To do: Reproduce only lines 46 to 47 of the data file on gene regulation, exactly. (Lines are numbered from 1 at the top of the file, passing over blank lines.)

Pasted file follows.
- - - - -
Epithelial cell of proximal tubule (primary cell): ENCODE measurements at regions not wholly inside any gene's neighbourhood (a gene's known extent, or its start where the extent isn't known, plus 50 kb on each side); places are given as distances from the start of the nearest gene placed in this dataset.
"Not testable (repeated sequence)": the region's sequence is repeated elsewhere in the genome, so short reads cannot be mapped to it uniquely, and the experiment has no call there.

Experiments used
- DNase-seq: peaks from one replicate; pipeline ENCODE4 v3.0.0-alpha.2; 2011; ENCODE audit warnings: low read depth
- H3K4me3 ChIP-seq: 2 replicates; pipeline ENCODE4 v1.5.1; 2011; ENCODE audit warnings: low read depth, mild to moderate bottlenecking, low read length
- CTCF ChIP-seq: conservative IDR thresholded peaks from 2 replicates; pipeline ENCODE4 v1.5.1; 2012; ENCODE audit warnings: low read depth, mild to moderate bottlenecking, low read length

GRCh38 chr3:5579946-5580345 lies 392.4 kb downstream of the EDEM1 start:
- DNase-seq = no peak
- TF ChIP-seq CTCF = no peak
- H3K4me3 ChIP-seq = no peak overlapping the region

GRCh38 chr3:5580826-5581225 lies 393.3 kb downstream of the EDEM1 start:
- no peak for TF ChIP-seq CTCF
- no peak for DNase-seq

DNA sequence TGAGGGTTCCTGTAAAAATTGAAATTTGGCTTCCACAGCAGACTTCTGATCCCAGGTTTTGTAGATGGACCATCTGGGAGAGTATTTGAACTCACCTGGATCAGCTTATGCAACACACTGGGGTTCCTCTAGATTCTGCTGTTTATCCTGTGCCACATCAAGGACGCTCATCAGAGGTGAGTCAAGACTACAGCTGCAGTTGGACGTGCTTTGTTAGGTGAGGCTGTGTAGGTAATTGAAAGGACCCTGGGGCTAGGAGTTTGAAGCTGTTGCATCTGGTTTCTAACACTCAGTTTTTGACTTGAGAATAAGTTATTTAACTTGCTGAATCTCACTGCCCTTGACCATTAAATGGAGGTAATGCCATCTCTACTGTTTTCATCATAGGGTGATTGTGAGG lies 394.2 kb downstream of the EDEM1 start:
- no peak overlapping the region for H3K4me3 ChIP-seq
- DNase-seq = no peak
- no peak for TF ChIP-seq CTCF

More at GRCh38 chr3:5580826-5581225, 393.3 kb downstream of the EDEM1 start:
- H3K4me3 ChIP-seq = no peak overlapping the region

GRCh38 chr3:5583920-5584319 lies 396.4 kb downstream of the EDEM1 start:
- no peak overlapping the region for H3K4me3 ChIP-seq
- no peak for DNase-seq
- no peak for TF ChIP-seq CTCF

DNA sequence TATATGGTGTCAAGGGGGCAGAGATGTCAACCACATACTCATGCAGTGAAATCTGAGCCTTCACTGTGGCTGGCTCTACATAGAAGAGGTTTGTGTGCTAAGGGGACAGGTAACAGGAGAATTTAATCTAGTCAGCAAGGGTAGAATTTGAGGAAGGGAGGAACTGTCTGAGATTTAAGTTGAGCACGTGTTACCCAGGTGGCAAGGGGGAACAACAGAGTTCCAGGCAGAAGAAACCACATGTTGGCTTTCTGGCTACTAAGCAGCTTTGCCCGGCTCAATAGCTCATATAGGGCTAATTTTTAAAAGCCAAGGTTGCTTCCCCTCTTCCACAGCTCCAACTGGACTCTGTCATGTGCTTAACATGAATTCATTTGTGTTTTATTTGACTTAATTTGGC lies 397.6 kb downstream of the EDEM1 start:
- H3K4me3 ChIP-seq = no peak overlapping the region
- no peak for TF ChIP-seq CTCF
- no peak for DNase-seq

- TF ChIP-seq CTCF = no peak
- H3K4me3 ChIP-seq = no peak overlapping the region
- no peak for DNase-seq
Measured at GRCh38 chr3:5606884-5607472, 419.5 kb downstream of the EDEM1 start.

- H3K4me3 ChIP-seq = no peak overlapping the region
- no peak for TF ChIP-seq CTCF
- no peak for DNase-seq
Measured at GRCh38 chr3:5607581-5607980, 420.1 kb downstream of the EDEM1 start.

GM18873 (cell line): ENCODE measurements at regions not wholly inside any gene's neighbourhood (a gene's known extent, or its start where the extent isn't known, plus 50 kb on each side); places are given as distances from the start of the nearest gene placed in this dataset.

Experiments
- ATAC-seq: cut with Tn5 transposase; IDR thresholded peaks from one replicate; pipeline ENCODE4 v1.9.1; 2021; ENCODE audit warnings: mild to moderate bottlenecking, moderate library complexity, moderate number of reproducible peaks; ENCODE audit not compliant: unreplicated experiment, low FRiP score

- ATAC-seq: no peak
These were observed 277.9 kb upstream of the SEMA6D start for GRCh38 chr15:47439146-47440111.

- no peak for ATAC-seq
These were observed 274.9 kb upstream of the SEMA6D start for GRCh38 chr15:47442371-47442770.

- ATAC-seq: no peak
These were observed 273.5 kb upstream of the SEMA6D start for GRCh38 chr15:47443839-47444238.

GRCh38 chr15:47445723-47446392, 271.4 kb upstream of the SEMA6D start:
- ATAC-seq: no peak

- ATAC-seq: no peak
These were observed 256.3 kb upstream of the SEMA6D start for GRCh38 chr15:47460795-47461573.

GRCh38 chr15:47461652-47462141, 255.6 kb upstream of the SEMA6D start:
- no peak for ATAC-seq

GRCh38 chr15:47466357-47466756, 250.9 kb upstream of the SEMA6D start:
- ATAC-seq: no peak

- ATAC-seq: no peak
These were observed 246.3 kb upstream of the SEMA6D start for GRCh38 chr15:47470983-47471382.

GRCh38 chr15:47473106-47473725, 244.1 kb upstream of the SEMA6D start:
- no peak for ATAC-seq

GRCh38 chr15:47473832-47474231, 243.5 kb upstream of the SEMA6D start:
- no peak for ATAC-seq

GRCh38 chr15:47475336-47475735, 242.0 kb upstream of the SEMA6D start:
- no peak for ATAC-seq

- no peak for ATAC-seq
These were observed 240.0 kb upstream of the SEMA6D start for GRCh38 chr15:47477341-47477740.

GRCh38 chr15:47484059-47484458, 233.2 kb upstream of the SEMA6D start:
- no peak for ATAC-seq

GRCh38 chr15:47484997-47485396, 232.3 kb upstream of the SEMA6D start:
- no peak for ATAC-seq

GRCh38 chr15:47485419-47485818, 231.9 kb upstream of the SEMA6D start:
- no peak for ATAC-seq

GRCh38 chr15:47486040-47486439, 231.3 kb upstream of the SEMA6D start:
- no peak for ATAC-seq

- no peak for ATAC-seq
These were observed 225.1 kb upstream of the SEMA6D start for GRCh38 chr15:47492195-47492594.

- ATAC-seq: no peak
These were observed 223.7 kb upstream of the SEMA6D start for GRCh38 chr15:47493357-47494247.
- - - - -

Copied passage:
- ATAC-seq: no peak

- ATAC-seq: no peak